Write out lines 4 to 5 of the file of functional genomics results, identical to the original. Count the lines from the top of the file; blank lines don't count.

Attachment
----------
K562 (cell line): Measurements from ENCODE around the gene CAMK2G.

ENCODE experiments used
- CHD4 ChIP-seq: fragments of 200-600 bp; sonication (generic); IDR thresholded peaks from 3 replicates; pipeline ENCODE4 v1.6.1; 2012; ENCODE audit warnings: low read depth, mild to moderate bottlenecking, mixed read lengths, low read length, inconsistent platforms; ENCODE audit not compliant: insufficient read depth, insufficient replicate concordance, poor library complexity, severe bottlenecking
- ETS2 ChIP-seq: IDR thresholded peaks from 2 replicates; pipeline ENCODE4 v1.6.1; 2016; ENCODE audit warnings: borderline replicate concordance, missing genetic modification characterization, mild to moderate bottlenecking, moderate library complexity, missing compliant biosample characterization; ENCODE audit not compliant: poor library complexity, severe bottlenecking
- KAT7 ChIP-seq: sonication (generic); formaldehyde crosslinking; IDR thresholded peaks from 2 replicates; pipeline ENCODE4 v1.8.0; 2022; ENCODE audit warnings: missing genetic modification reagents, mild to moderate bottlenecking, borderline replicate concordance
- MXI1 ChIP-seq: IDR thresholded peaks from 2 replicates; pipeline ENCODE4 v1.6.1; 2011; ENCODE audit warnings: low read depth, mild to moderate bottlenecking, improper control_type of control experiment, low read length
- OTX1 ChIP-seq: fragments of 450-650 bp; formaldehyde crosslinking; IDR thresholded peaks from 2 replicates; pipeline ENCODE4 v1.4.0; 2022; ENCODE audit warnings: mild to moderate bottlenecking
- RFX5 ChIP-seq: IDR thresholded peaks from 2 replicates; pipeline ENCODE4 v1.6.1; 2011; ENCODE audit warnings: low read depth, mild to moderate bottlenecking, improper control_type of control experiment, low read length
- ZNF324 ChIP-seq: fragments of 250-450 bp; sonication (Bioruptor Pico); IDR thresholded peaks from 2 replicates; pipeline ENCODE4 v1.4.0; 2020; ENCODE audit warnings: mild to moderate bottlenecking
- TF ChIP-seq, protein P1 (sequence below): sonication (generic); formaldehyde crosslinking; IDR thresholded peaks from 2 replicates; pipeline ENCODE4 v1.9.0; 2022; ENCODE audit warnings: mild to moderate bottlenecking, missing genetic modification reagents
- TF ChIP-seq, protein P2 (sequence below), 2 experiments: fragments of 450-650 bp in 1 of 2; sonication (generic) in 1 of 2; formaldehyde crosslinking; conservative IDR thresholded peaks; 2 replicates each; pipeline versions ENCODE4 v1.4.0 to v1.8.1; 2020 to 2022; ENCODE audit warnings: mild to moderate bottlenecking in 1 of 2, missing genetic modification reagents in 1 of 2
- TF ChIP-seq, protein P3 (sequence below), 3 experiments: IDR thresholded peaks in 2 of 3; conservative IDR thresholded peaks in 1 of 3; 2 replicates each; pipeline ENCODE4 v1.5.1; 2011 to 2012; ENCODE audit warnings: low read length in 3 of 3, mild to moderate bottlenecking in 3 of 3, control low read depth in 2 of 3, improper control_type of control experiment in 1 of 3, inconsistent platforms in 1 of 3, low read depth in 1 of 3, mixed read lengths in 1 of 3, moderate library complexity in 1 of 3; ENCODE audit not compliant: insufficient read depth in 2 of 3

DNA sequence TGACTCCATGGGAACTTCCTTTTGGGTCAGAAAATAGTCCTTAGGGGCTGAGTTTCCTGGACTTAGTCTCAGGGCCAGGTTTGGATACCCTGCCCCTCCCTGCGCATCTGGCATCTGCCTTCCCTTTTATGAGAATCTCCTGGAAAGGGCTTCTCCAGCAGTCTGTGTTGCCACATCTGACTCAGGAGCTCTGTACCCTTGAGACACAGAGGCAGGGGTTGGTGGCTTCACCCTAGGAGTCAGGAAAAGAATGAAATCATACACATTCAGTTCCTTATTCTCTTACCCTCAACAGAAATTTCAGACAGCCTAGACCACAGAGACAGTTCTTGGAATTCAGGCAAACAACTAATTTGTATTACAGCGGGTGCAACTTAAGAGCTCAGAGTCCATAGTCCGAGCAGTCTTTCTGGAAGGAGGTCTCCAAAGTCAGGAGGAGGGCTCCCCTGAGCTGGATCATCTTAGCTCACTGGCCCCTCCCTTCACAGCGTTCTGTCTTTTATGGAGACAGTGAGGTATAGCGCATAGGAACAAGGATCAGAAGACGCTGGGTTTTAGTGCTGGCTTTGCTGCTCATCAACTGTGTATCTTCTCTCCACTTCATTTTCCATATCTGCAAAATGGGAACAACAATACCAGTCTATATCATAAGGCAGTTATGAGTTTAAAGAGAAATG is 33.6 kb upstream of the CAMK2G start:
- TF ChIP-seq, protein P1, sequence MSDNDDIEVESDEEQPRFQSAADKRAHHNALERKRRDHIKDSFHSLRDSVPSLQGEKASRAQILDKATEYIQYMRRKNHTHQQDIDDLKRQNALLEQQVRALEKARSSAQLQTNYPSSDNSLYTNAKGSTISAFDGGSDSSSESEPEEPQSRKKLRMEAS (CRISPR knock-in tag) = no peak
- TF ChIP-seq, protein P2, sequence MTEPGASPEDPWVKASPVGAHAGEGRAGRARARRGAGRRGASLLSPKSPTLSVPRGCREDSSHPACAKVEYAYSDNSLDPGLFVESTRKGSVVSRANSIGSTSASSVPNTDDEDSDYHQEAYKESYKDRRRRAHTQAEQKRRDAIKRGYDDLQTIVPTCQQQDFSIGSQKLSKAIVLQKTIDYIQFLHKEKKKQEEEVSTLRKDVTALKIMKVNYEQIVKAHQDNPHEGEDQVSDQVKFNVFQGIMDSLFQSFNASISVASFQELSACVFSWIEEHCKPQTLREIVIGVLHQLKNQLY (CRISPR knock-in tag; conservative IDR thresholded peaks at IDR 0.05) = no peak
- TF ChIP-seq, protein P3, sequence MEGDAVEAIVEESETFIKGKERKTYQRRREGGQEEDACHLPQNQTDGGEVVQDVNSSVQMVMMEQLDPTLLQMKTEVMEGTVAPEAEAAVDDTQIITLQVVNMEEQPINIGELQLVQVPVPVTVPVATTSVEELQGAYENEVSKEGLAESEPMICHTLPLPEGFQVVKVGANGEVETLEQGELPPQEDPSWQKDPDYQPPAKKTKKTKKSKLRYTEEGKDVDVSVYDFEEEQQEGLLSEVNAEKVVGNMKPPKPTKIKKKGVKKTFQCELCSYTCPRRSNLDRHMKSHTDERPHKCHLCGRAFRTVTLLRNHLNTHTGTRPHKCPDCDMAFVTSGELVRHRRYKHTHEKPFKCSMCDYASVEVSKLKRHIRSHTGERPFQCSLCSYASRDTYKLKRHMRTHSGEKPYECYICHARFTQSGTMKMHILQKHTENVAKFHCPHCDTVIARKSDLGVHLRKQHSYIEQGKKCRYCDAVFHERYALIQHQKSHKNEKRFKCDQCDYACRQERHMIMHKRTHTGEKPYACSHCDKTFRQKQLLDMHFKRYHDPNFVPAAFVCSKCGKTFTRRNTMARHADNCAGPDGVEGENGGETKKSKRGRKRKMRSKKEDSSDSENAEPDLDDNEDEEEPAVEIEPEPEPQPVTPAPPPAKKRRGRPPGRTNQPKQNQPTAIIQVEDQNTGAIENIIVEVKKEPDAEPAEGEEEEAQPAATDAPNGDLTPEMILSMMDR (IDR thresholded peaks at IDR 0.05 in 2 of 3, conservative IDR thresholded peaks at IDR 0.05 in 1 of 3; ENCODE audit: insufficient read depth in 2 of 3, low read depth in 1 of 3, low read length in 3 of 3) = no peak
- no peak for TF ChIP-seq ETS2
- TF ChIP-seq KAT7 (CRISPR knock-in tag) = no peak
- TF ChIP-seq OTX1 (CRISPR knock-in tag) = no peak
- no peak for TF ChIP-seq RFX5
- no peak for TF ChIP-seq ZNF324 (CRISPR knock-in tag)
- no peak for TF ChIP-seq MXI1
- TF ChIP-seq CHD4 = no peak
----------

- ETS2 ChIP-seq: IDR thresholded peaks from 2 replicates; pipeline ENCODE4 v1.6.1; 2016; ENCODE audit warnings: borderline replicate concordance, missing genetic modification characterization, mild to moderate bottlenecking, moderate library complexity, missing compliant biosample characterization; ENCODE audit not compliant: poor library complexity, severe bottlenecking
- KAT7 ChIP-seq: sonication (generic); formaldehyde crosslinking; IDR thresholded peaks from 2 replicates; pipeline ENCODE4 v1.8.0; 2022; ENCODE audit warnings: missing genetic modification reagents, mild to moderate bottlenecking, borderline replicate concordance